20131203-095118.jpgWhew!  We made it through the season!  The final CSA share of the year is here folks, and it’s relatively hefty.  Thanks to all the Thursday folks who made the switch to Monday in advance of this freeze.  Remember to protect any outdoor plumbing you may have.  We’re in for a good amount of cold wintery weather.  Here’s the rundown on the share:

– Brussel sprouts – you have a mixture of green and red brussels.  I think the red ones have a slightly sweeter flavor, what do you think?  I would recommend removing them from their bag, letting air dry in a colander, and then rebagging for the fridge if not using them right away to avoid problems with too much moisture.  They are fairly small and may need a little cleaning (i.e. removal of ends and an outer leaf or two).  I like brussels roasted in the oven with melted butter.  You may want to cut the larger ones in half so they are similar in size to the small ones.  Some of the red ones didn’t form fully into normal brussel heads but roast them anyway – should be tasty still. I would toss them with a bit of melted butter, salt, and pepper, then roast at 350-375 for 15 minutes or until golden brown.  Then you might want to toss them with a little crumbled hard cheese and chopped nuts of your choice…

– black radish – this is a wintertime specialty.  They are spicy on the exterior and relatively sweet on the interior so if you want less bite remove the outer skin.  I like them sliced into super thin rounds on salad, or sliced a little thicker and used as a dipper like a chip.

– radicchio – you have two (or more) small heads: red and green.  The red is “palla rossa” and the green is “castelfranco”, both classic italian varieties.  They are sweet to bitter depending on the part of the head you are eating: the middle tends to be sweeter and the outer leaves more bitter.  With all these chicory family salad greens I like to chop, soak in cold water, dry, and eat with a simple vinaigrette or olive oil/lemon/salt dressing.

– lettuce – yes those are tiny heads of lettuce in your share – throw em in the salad.

– carrots – “red core chantenay” is the variety.  I definitely notice them being sweeter now after a few frosts.

– beets – “Lutz winterkeeper” is the variety.  They have really vigorous greens that look more like chard than beet greens.  You could roast and add to the brussel sprout dish.  They will take longer in the oven though – maybe 45-60 minutes depending on size & roasting temp.

– collard greens – We picked the collards almost down to their stalks so some of the bunches of have pretty small leaves in them, but they should be tender and delicious from the frosts we’ve had.  Boil, saute, braise, steam?  Add some sort of fat?  take your pick…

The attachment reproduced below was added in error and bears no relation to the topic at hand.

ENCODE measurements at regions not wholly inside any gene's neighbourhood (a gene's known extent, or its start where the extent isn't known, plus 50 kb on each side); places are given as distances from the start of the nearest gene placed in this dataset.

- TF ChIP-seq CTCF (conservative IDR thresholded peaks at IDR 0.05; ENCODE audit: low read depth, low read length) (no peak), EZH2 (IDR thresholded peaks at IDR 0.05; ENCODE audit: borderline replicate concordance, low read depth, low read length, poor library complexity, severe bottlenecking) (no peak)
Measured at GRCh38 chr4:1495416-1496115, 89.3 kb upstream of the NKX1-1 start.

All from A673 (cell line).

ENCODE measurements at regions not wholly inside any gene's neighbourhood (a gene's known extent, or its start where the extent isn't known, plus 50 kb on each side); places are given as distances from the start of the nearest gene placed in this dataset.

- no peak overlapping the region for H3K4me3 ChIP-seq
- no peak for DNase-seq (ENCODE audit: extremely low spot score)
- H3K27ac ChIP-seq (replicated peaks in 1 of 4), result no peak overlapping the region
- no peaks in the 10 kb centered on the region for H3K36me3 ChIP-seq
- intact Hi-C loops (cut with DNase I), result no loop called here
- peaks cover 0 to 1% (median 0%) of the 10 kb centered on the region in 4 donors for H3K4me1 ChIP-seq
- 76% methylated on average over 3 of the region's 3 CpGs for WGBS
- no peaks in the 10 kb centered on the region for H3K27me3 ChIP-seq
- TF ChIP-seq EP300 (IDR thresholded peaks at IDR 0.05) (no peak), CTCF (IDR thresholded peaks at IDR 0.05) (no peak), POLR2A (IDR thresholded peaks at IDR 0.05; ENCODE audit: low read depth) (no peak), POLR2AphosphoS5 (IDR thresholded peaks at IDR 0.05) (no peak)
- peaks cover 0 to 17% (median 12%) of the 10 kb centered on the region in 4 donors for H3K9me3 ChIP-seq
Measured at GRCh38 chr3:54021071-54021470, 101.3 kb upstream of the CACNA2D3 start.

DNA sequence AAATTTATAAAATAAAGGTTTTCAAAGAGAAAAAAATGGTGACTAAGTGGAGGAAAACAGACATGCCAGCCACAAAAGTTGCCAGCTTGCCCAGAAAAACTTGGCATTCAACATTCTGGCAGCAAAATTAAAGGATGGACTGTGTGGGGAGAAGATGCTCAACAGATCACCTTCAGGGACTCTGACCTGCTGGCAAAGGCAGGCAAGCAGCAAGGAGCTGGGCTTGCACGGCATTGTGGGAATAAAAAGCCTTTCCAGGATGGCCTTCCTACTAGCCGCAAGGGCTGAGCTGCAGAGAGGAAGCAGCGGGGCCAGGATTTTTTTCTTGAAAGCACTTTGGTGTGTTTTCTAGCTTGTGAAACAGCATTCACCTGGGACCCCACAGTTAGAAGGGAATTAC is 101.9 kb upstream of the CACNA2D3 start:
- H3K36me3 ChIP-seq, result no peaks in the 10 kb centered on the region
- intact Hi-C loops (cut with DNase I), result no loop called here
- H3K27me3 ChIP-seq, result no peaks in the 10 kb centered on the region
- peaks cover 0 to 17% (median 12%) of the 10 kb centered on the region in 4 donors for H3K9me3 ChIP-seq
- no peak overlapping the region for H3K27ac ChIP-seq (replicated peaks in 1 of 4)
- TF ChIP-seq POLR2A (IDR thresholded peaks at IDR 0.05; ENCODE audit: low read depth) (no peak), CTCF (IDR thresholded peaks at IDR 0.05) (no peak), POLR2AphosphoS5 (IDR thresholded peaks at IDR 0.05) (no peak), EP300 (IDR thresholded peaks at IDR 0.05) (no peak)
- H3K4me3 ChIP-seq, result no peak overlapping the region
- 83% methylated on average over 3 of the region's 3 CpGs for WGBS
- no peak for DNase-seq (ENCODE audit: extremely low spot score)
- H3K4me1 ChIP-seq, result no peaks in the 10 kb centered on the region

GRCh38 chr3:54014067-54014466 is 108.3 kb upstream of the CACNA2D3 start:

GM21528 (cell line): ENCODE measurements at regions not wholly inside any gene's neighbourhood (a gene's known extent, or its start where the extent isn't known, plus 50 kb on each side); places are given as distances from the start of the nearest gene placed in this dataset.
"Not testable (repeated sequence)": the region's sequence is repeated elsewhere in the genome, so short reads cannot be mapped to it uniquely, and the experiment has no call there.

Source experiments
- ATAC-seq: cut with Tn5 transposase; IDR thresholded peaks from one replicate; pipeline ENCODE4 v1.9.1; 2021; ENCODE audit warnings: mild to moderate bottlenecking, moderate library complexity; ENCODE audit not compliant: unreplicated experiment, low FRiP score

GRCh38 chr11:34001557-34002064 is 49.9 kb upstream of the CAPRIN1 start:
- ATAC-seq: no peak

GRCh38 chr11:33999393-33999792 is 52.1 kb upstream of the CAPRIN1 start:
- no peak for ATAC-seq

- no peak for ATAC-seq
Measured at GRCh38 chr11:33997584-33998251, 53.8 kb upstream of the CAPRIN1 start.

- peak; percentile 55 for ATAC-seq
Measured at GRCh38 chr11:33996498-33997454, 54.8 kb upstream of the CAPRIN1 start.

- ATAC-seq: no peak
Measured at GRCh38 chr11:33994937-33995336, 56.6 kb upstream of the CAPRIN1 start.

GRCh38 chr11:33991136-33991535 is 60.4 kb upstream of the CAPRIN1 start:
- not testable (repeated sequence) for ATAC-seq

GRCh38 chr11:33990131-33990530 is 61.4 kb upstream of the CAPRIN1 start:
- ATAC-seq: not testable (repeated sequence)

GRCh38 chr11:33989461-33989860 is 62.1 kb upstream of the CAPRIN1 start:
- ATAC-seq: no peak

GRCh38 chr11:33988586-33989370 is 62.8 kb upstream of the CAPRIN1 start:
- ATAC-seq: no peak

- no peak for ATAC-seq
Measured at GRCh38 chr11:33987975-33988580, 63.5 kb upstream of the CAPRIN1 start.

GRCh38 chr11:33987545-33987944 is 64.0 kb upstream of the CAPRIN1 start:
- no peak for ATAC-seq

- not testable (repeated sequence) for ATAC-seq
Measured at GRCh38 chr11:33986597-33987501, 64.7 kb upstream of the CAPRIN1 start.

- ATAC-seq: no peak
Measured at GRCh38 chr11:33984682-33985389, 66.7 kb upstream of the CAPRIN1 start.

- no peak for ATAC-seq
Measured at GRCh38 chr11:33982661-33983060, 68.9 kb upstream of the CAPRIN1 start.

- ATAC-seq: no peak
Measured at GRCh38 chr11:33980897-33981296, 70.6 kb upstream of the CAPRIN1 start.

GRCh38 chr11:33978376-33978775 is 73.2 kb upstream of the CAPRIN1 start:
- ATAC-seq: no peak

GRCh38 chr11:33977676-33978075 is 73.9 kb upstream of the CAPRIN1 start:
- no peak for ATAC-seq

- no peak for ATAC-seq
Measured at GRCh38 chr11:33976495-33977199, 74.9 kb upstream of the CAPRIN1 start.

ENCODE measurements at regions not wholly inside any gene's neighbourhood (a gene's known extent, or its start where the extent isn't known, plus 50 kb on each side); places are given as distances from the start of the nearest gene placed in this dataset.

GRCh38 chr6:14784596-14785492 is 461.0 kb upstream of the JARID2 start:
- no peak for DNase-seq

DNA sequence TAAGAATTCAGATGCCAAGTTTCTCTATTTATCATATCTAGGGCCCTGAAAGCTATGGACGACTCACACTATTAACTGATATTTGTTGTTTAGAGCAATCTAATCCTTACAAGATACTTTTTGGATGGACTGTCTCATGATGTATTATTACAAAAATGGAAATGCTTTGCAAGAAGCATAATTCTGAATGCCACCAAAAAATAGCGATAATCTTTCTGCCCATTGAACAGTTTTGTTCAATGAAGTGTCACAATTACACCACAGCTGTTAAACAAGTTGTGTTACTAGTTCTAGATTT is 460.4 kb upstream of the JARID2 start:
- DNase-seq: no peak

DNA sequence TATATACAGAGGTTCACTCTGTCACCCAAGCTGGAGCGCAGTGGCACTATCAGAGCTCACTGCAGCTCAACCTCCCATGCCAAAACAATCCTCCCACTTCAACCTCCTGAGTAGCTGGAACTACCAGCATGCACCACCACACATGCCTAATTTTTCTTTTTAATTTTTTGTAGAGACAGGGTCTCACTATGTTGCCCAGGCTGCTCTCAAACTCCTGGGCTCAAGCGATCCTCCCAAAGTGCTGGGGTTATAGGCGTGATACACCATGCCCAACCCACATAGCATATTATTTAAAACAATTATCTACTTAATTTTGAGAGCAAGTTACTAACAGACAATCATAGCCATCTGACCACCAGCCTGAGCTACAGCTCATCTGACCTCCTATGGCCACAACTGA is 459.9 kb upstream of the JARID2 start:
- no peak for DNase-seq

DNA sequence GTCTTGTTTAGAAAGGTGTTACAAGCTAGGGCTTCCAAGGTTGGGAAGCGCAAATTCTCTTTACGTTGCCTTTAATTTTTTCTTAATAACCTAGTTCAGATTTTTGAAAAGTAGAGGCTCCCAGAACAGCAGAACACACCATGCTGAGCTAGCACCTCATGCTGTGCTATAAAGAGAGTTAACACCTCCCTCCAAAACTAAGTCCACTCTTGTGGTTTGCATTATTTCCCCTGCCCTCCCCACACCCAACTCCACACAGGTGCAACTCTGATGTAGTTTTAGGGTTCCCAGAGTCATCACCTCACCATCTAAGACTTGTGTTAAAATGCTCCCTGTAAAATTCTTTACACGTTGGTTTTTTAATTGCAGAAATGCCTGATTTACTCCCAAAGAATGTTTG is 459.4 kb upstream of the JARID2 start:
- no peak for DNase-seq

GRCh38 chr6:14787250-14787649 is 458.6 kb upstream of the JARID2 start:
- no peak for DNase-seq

– leeks – 3 of em – remember: in a pinch use instead of onions!

– winter squash – everyone got at least one Carnival acorn squash (the really fun patterned one pictured above) and one other squash – either another Carnival, a different acorn, a delicata, or a butternut.  Remember that these can last quite a while at room temperature or better yet in a cool dryish basement.

– garlic – 2 heads

Thank you all SO much for doing your part to keep your veggies super-local.  I appreciate any feedback you may have for me this season.  And I welcome you to join up again next year.  I will keep you posted on the details for signing up in 2014.

Wondering how you can still eat very locally during the winter and spring?  One way is to join a winter CSA.  Here are a few area farms offering winter produce shares that I know of:

Another is to shop at your local winter farmers markets.  Here are the ones I know of:

  • Old Salt Marketplace hosts a year-round market @ NE 42nd/Alberta on Thursdays 4-7 (…I think…call them to double check the details).
  •  St Johns has one winter farmers market on Sunday Dec 8th from 1-6pm.
  • Portland Farmers Market @ PSU runs every saturday through Dec 21st 9am-2pm.
  • Peoples Co-op hosts a year-round market every Wednesday 2-7pm in SE.
  • The Hollywood market is open year-round and runs 1st and 3rd Saturdays 9am-1pm Dec-April.
  • The Hillsdale market is open these dates in the winter from 10am-2pm: Dec 8 & 22, Jan 5 & 19, Feb 2 & 16, Mar 2, 16, & 30, Apr 13 & 27.
  • PFM Winter Market @ Shemanski Park downtown – Saturdays Jan  4- Feb 22, 10am-2pm.  http://www.portlandfarmersmarket.org/markets/winter-market-at-shemanski-park/

There may be more winter markets that I’m not aware of (let me know and i’ll add them to this list).

If you haven’t checked out Cully Neighborhood Farm’s Facebook page, now is the time to Like us so you can keep up with farm happenings through the off-season: www.facebook.com/cullyfarm.  I will probably occasionally update this blog as well but nearly as often, since it is mostly about the CSA shares and I don’t want to flood your inboxes.  Thanks again for all of your support!  I couldn’t do this farming dream without all of you!  I wish you all a happy holiday season and healthy delicious eating throughout the winter and spring.

All the best from your farmer, Matt.